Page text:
In this Milgrom also agrees, stating in The Anchor Bible: Leviticus 1-16: “The attribution of this prohibition to Sukkot would appear to be justified both from its position in the biblical text, where it occurs after injunctions concerning the other two pilgrimage festivals, Pesach and Shabuot (Exod 23:18-19a; 34:25-26a), and from its zoological basis, because goats drop their young in the rainy season, which begins in autumn.”12 It should be noted again, however, that while both Milgrom and Haran highlight fall lambing and kidding, lambs and calves were also born in the spring months and the height of milk production through cattle takes place around the time of Shavuot. In fact, Mishnah Bekhorot 9:5-6 points out that there were three designated “cut-offs” for lambing, kidding, and calving established for determining tithes, and these three markers were associated with Pesach, Shavuot,and Sukkot.13
Schorch also notes a view taken from Amos 6:3-4, where the prophet issues a rebuke that includes the statement: “…dining on lambs from the flock and calves from amid the stall…” Of this passage he proposes that the reference to the stall is a place of nursing, thus the rebuke may have been connected with the original commandment to not take for food a young goat while it is still on its mother’s milk, and also extending the prohibition to all biblically clean livestock animals that provide both meat and dairy foods.
Milgrom takes exception with this line of interpretation, claiming that it is not possible for the Hebrew phrase in use here (בַּחֲלֵ֥ב - in milk) to refer to suckling. However, again from The Anchor Bible: Leviticus 1-16, he states that Keel is “on the right track” with the text referring to a still-suckling kid goat but ultimately concludes: “The life-versus-death theory, I submit, completely and neatly elucidates the other prohibitions, which, heretofore, have been explained as humane.” So this is a question as to which of two highly regarded scholars are correct. But I would not be so quick to write off Keel, Haran, Schorch, Clement, Philo, or any others in this, in this, as the word in question is “in”, which is represented here by the Hebrew letter bet. This is often used to add “in, with, by” before a word. For example, the Hebrew term B’Ruach HaKodesh takes the Hebrew Ruach HaKodesh (Holy Spirit) and makes it the phrase In The Holy Spirit. This, of course, is not a reference to merely being in the presence of The Spirit, but also to the indwelling of The Spirit within you. So it may not be so unreasonable, after all, to think that the reference is to the indwelling of the mother’s milk in (the belly of) the suckling kid.
While Milgrom comes to an ultimate conclusion that the commandment is about life-versus-death, stating that the same substance that provided life should not be used in it’s death (cooking the meat), I think that Keel’s, Schorch’s, and Haran’s interpretation seems to be more consistent with other similar commandments as well as our primary commandment to care for all of Creation. Either way, the commandment seems to have nothing to do with paganism, nor is it saying you cannot mix meat and dairy products in food preparation.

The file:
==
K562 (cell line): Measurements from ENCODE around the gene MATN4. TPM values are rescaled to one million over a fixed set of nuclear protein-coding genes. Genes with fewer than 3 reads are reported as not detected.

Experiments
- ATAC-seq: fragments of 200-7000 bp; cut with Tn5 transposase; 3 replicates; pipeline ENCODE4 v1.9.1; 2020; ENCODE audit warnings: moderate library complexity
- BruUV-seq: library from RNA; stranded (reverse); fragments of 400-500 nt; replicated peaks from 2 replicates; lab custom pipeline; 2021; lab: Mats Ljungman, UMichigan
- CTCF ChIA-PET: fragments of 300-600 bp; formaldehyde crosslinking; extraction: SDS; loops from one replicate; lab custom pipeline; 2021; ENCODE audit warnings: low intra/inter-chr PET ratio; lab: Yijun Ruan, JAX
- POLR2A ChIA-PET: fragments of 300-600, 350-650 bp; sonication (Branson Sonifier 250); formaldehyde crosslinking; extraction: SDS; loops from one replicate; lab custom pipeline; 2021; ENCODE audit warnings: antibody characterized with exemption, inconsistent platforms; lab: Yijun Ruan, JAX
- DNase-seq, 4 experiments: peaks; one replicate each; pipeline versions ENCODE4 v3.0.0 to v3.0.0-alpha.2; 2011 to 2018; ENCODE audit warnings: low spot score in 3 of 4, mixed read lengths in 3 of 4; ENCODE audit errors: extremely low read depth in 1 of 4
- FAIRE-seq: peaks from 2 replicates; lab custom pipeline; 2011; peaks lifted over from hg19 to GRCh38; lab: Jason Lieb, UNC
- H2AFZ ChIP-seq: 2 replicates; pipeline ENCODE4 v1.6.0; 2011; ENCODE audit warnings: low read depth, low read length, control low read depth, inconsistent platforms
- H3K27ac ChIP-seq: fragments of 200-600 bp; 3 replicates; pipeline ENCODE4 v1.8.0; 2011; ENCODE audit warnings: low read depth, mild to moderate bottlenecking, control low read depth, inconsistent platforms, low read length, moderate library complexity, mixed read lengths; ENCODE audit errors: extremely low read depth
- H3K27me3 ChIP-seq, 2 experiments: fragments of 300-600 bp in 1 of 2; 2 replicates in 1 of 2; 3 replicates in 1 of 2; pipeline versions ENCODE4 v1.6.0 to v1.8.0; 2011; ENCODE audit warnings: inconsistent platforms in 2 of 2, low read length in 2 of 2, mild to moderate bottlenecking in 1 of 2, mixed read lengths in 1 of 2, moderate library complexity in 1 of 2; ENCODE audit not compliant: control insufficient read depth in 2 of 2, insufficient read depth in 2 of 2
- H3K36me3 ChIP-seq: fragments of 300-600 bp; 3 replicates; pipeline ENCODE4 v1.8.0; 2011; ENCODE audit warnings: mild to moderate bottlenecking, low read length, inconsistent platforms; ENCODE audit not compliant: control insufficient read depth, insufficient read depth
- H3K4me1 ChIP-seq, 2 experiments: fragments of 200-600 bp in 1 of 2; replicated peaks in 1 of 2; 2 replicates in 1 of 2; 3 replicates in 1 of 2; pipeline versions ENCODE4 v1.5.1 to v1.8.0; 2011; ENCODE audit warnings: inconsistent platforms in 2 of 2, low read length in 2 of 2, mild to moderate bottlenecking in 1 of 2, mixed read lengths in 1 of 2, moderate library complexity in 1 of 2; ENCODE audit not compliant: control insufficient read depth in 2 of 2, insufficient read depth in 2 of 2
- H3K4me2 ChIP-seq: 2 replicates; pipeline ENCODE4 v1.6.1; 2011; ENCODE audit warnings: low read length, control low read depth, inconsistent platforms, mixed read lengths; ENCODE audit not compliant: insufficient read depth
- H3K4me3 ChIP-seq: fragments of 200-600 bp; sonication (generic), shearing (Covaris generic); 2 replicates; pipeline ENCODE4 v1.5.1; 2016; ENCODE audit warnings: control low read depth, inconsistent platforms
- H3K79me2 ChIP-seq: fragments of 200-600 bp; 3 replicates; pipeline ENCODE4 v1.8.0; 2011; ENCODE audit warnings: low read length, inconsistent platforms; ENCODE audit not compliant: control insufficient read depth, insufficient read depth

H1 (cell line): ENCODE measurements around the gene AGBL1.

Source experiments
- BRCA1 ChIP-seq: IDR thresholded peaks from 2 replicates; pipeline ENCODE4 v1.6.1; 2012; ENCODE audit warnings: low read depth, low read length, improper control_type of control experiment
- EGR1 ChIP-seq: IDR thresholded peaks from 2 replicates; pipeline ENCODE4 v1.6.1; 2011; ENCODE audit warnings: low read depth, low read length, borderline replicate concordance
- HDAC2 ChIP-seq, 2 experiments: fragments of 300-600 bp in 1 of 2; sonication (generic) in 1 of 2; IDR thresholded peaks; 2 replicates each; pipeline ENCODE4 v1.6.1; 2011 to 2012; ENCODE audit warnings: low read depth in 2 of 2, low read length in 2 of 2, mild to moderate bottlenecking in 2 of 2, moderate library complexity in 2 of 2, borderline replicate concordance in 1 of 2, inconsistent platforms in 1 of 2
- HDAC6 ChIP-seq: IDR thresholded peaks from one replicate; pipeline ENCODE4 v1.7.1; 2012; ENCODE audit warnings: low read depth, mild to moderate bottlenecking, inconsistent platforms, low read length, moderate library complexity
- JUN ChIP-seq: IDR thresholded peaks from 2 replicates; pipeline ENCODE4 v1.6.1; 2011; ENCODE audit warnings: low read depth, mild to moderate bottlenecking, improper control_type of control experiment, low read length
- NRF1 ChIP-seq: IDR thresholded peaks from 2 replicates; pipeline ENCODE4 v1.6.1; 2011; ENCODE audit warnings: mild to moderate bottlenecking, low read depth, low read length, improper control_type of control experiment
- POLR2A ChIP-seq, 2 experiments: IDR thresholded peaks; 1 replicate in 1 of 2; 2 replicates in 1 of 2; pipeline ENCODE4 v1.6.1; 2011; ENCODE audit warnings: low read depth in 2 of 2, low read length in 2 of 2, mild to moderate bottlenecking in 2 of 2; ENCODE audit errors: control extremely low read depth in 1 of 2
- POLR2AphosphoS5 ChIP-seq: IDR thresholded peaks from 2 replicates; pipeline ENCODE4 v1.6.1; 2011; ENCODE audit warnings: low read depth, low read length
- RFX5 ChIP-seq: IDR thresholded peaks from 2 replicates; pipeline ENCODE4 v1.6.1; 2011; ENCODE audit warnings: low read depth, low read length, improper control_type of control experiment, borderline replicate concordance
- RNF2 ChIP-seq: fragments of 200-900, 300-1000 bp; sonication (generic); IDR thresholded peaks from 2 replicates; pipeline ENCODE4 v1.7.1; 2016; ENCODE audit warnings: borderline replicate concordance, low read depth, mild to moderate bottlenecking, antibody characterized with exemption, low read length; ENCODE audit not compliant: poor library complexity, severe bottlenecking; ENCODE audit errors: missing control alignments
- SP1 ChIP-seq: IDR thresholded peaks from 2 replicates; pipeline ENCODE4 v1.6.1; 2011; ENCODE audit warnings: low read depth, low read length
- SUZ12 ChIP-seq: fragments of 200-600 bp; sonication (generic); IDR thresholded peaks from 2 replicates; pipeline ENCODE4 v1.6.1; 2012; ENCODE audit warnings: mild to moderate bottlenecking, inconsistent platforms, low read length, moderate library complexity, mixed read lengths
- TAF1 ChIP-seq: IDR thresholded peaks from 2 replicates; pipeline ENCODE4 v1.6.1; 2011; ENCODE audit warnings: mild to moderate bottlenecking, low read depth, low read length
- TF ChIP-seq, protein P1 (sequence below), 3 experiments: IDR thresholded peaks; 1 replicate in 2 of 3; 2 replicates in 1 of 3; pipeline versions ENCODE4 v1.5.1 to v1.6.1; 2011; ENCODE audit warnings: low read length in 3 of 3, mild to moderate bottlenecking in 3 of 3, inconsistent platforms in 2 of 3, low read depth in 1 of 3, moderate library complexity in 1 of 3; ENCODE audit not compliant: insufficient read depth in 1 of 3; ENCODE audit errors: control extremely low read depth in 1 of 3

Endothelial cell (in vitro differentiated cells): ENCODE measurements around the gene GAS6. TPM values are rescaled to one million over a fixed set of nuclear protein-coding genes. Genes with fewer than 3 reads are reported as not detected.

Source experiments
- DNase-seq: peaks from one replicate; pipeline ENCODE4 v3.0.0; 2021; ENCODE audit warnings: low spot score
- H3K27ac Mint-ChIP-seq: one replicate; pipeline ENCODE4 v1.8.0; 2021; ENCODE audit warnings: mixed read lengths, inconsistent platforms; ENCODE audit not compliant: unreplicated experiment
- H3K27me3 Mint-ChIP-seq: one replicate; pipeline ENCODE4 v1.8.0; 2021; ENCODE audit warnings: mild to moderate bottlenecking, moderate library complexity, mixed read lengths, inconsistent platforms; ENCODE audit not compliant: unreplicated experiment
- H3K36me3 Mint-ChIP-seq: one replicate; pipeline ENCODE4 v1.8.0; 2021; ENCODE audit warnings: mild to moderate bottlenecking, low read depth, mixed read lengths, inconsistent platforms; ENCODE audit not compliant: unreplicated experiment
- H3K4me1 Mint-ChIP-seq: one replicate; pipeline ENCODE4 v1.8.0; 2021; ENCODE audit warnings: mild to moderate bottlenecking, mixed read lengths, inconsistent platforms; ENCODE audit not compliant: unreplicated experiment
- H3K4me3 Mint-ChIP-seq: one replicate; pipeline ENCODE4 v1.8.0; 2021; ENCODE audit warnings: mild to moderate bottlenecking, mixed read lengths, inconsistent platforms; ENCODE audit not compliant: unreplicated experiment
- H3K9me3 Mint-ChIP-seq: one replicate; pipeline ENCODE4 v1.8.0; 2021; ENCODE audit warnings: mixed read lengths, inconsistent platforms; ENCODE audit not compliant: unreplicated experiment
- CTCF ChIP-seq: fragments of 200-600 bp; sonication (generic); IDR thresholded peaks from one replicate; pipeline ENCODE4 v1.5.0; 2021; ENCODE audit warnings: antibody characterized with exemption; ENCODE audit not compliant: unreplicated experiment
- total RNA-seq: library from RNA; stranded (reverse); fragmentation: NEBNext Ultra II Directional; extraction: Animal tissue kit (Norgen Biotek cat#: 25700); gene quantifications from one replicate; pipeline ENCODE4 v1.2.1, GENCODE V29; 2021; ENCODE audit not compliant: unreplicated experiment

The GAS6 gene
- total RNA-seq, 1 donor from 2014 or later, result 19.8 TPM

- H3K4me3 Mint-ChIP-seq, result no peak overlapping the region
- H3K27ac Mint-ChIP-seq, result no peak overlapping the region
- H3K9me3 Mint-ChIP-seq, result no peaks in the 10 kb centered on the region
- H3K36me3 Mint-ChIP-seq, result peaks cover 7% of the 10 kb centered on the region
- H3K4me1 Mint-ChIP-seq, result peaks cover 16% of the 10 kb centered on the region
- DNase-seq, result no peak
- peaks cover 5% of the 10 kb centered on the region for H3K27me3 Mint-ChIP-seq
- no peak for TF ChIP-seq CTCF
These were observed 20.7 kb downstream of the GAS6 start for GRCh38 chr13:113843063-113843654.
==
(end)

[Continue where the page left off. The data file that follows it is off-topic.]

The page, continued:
I know that to some that may not seem as “sensational” as saying that it’s from some Canaanite ritual and so it’s “pagan” to boil a goat in its mother’s milk. But what would you rather have—the truth, or something that sounds electrifying?
Genesis 18:8 (TLV) says: “Then he [Abraham] took butter and milk and the young ox that he had prepared and set it before them. While he was standing by them under the tree, they ate.” Genesis 26:5 says that Abraham was a man who kept The Father’s mitzvot and obeyed The Torah. If the prohibition against “boiling a kid goat in its mother’s milk” were a prohibition against eating meat and dairy products together, then there is a problem because then Abraham, considered the father of Hebraic faith and culture, would have violated a mitzvot out of The Torah.
The simple fact is that there is a good likelihood that this commandment doesn’t even prohibit you from boiling a kid goat in it’s mother’s milk, but rather from taking it for food while it is still nursing on its mother’s milk. However, it is always wise to err on the side of caution, and since I do not know anyone who boils meat in milk on a regular basis today, there is no real need to start either. But you can breathe a sigh of relief; it’s OK to have yourself a cheeseburger, a pizza topped with beef or grilled chicken, or a plate of cheese and a good kosher summer sausage.
That Cheese Has Pork In It!!!
One of the other things that so often goes around when you see people starting to follow Torah and researching the commandments is a rumor that there is pork in cheese. The simple answer is: No, there is not. However, since there is so much misinformation floating through Torah-positive circles of faith, I will take a moment and explain in greater detail why No, there is not!